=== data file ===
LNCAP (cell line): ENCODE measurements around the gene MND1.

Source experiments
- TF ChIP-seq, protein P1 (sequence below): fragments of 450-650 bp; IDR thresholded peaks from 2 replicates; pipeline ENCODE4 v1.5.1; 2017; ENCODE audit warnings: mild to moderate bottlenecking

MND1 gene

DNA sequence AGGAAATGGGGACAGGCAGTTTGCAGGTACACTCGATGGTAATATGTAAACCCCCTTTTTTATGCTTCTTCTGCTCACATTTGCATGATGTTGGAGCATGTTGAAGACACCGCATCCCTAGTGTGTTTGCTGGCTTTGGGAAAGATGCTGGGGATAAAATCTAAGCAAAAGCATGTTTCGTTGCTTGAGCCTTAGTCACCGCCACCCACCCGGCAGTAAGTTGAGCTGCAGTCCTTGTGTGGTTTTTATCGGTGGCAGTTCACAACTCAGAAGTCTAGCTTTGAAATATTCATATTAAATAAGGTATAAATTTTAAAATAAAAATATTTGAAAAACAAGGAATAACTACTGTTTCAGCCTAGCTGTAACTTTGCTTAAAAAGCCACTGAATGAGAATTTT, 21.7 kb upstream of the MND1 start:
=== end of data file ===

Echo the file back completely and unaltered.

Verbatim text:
LNCAP (cell line): ENCODE measurements around the gene MND1.

Source experiments
- TF ChIP-seq, protein P1 (sequence below): fragments of 450-650 bp; IDR thresholded peaks from 2 replicates; pipeline ENCODE4 v1.5.1; 2017; ENCODE audit warnings: mild to moderate bottlenecking

MND1 gene

DNA sequence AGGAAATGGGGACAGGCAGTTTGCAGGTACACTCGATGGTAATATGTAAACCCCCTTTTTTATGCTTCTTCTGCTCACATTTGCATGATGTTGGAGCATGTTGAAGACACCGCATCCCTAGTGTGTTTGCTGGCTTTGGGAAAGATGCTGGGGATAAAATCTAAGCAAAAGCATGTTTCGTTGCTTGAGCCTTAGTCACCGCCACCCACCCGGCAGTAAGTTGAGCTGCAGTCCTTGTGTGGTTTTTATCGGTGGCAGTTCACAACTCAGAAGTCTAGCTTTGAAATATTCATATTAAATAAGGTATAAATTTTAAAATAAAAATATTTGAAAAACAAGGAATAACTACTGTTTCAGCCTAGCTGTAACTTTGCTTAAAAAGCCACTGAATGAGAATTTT, 21.7 kb upstream of the MND1 start: